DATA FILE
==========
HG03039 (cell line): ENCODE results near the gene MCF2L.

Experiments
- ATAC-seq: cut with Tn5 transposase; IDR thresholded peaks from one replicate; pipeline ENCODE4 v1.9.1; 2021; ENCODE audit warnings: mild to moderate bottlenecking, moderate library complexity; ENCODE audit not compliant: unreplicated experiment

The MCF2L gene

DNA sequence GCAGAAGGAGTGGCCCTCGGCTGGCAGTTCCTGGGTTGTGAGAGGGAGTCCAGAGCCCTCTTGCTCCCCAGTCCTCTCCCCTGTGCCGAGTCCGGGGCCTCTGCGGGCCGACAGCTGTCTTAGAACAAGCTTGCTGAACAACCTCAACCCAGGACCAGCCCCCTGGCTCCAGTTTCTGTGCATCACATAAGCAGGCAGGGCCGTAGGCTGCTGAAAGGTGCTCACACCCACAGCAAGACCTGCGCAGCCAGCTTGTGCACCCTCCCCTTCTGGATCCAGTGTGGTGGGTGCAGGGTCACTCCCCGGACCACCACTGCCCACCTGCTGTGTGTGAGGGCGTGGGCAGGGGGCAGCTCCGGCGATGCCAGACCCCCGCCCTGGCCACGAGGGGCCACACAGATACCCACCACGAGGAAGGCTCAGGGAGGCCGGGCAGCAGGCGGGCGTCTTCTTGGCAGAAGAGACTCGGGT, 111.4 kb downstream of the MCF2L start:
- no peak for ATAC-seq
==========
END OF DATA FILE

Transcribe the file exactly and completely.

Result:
HG03039 (cell line): ENCODE results near the gene MCF2L.

Experiments
- ATAC-seq: cut with Tn5 transposase; IDR thresholded peaks from one replicate; pipeline ENCODE4 v1.9.1; 2021; ENCODE audit warnings: mild to moderate bottlenecking, moderate library complexity; ENCODE audit not compliant: unreplicated experiment

The MCF2L gene

DNA sequence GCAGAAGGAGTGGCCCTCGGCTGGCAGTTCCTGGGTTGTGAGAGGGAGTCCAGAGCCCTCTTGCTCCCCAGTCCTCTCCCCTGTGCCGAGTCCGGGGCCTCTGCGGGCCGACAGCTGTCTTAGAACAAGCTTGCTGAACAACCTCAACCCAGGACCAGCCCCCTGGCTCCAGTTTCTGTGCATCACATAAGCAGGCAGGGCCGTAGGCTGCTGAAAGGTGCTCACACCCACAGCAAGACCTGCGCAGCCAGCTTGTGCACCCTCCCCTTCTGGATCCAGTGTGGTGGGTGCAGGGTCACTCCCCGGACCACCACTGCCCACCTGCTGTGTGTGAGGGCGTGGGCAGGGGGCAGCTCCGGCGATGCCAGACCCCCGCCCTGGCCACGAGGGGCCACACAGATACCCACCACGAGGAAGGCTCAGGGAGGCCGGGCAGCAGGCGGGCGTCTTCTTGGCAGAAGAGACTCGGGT, 111.4 kb downstream of the MCF2L start:
- no peak for ATAC-seq